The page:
Legacy of Lakeland Revival Debated

By Cary McMullen
Published: Saturday, September 13, 2008 at 10:10 p.m.

Todd Bentley controversy leads to Pentecostal re-examination.

The giant white tents are gone now, and so are the crowds of thousands. The evangelist, disgraced, is in hiding. The revival carries on as a bare remnant of its former glory.

For four months, the Florida Outpouring was an international phenomenon. A 32-year-old Canadian evangelist and faith healer named Todd Bentley came to Ignited Church in Lakeland on April 2 for what everyone assumed would be several days of services. Fueled by live Internet streaming and TV broadcasts of the services, attendance swelled to anywhere from 3,000 to 10,000 per night, many of the people coming from far-flung states and other countries.

By July, the revival had moved at least four times to accommodate the growing crowds, drawn by Bentley’s flamboyance and attention-getting claims of miraculous healings and even people being raised from the dead.

As news of events at the revival services filtered out, Internet dialogue heated up as to whether it was genuine.

Then, in early August, the board of directors of Bentley’s Fresh Fire Ministries of Abbotsford, British Columbia, announced he and his wife were separating because he had developed an “unhealthy” emotional attachment to another woman. There were reports that Bentley engaged in “excessive drinking.” Bentley abruptly turned the revival over to the Rev. Stephen Strader, pastor of Ignited Church, and left town.


Now followers and observers are left to wonder what the legacy of the Florida Outpouring will be. Will it be remembered for its rapid growth and for its claims of spectacular miracles?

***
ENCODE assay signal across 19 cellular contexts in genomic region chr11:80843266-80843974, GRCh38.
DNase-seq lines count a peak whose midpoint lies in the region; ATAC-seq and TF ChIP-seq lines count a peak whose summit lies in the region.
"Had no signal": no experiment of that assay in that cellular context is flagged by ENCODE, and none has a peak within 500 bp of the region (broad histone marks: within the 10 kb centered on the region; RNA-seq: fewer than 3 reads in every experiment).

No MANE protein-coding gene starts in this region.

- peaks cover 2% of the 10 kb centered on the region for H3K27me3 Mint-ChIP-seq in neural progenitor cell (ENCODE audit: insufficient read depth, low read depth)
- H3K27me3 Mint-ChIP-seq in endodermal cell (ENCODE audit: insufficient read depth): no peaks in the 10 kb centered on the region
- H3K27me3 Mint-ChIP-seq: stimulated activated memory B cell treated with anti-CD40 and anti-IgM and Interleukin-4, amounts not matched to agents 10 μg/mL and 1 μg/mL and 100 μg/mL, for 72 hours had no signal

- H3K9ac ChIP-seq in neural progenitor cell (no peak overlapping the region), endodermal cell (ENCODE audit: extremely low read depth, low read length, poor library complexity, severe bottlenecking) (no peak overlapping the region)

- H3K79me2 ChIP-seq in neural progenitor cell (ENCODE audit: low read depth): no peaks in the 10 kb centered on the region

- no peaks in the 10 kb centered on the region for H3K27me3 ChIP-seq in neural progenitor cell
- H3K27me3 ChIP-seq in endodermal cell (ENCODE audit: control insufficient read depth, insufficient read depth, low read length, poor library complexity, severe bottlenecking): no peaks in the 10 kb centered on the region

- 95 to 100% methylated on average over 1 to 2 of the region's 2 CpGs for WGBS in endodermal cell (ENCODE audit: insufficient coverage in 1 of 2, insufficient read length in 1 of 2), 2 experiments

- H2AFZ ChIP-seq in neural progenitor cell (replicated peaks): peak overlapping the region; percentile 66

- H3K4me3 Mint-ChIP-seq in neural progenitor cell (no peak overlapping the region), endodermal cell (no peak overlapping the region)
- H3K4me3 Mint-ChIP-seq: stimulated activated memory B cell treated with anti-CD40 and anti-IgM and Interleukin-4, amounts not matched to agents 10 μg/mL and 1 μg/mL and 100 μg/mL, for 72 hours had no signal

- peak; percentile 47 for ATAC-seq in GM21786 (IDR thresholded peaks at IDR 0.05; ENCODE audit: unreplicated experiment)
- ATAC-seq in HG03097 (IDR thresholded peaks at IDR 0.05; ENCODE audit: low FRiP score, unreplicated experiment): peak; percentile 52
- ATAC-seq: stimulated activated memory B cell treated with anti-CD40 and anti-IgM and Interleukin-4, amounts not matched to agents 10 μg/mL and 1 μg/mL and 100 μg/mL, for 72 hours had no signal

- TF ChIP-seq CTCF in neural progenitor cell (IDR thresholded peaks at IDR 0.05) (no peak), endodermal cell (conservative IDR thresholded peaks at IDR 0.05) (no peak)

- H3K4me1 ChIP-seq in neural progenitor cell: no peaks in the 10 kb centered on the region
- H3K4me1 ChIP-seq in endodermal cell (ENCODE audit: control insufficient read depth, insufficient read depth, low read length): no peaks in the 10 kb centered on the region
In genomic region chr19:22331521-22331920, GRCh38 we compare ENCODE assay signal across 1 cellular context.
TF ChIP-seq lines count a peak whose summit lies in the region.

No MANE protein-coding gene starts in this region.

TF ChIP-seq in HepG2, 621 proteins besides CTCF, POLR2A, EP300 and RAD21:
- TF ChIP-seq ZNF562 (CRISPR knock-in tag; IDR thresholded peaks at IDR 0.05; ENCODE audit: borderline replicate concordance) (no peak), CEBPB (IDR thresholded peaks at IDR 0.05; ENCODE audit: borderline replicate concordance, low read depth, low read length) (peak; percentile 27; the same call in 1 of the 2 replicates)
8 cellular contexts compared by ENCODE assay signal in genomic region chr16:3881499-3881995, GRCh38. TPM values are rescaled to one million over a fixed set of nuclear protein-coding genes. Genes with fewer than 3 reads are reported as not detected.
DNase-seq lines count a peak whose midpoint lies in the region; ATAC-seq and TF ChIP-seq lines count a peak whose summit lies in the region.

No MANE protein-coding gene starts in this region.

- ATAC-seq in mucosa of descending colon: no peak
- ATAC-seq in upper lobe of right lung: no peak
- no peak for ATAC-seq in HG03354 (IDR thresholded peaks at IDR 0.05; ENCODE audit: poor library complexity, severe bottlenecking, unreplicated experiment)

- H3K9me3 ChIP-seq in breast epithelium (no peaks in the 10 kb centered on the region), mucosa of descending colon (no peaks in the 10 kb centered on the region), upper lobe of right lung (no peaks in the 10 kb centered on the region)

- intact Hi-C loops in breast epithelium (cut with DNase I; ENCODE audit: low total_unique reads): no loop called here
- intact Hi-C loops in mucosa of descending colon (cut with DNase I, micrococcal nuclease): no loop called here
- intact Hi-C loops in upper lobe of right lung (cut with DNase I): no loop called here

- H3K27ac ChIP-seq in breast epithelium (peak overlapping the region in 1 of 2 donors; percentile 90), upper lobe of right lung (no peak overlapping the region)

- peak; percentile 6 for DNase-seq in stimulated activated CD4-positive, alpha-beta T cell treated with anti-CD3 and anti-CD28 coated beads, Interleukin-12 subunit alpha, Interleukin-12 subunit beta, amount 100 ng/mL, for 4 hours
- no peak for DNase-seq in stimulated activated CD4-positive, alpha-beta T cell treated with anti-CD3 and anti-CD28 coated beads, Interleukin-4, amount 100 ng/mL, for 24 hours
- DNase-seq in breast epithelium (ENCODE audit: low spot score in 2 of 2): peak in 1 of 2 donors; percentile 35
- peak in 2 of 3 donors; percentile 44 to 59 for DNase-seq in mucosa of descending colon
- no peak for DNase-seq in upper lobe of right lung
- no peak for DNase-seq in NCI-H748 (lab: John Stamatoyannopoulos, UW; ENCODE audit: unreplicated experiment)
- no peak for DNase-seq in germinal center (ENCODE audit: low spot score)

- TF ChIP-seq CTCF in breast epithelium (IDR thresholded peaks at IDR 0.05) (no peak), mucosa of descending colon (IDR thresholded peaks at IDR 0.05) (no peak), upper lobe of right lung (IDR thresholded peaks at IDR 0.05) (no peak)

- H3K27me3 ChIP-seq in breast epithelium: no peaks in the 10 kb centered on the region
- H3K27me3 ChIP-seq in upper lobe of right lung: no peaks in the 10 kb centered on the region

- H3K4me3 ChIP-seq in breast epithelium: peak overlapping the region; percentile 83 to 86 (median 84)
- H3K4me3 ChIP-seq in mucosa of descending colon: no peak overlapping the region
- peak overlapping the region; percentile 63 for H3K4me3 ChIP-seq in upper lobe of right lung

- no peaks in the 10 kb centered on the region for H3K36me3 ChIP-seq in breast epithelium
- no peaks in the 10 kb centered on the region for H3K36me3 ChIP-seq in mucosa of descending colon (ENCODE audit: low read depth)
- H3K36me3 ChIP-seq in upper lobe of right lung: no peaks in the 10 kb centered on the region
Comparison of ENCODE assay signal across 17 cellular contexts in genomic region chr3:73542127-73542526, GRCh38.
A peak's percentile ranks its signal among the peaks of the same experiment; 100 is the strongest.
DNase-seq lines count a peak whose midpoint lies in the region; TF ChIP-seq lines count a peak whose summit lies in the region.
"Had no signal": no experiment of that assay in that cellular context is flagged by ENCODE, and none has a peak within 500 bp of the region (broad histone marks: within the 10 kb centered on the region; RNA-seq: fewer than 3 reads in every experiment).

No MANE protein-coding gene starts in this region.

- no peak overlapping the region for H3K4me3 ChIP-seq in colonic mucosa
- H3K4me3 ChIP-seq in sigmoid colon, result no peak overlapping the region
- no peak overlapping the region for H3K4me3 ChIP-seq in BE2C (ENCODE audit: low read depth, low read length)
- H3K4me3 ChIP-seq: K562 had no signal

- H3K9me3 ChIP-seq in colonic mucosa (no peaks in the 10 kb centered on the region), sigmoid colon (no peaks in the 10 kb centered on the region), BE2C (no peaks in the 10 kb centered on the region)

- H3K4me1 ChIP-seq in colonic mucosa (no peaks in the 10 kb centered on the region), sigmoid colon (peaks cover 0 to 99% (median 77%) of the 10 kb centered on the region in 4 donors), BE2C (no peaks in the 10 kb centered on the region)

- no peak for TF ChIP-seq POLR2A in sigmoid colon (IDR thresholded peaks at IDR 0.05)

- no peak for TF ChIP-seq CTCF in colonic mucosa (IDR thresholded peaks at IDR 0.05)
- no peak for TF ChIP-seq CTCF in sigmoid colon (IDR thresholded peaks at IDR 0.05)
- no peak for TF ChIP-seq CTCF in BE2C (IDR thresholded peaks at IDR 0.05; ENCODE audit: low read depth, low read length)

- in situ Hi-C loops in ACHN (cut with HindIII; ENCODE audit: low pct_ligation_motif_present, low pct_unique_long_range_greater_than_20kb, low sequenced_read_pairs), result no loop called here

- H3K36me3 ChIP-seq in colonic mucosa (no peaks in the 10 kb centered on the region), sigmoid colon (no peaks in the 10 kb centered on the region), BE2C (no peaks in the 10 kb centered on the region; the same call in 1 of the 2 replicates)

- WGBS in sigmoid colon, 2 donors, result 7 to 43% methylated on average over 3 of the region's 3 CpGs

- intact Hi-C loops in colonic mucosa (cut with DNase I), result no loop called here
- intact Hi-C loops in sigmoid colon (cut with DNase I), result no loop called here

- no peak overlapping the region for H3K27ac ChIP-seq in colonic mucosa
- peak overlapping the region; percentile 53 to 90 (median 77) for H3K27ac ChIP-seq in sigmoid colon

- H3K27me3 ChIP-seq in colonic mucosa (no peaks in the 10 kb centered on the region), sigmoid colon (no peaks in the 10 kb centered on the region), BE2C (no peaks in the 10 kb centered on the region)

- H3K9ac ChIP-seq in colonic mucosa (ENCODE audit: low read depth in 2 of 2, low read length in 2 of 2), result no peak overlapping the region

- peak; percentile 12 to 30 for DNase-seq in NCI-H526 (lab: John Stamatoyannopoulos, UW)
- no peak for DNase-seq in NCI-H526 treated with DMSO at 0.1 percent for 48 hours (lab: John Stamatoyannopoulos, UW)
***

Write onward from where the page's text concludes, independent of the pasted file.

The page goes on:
Will it be regarded as a spiritual circus, filled with outrageous sights but little substance and even dangerously misleading teachings? Or will it be an event in which there was good despite the flaws of its leader?

One effect of the revival was to provoke what some believe is a crisis in the Pentecostal community, or in that part of it known as “charismatic,” meaning those who believe in powerful manifestations of God, such as speaking in tongues, faith healing and prophecy.

“Major Pentecostal figures have been alarmed because the Florida Outpouring epitomized recent excesses in the charismatic world. The dark side of the Florida Outpouring has been a wakeup call,” said Jim Beverley, professor of Christian thought and ethics at Tyndale Seminary in Toronto, an evangelical who has studied the Pentecostal movement.

“In 20 years of looking at charismatic Christianity, I’ve never seen the internal tension since this revival got going.”


For example, J. Lee Grady, editor of Charisma, an influential magazine for Pentecostals, wrote in an Aug. 13 column:

“Because of the Lakeland scandal, there may be large numbers of people who feel they’ve been burned by Bentley. Some may give up on church and join the growing ranks of bitter, disenfranchised Christians. Others may suffer total spiritual shipwreck. This could have been avoided if leaders had been more vocal about their objections and urged people to evaluate spiritual experiences through the filter of God’s Word.”

Strader has carried on the revival five nights a week with much smaller crowds. On Wednesday night, guest evangelist Ron Johnson of Norfolk, Va., preached to an audience of about 150 people.

“This move of God is shifting,” he said. “Thank God for the movement this church started. It was like a match that caused something to explode. But you can’t live today on yesterday’s blessing. God wants to do something today.” There was a chorus of “Amen.”

At last report, Bentley was staying with friends in California. Calls to Fresh Fire Ministries were not returned.


The revival and its controversy centered on Bentley, a high school dropout who, by his own account, before he was converted as a teenager, abused drugs and alcohol and served jail time for molesting a younger boy.

With wrist-to-wrist tattoos, jeweled studs in his lower lip and dark jeans and T-shirts, Bentley cultivated a biker image.

Not content to merely touch people while praying for them to be healed of various ailments, he would shove or knee them, imitating professional wrestling techniques.

Nightly there was a litany of “testimonies,” many by e-mail, of the miracles people said they had experienced.

Details were often vague, and although Bentley’s organization offered some limited information about their authenticity, The Associated Press was unable to confirm the healings in a handful of cases.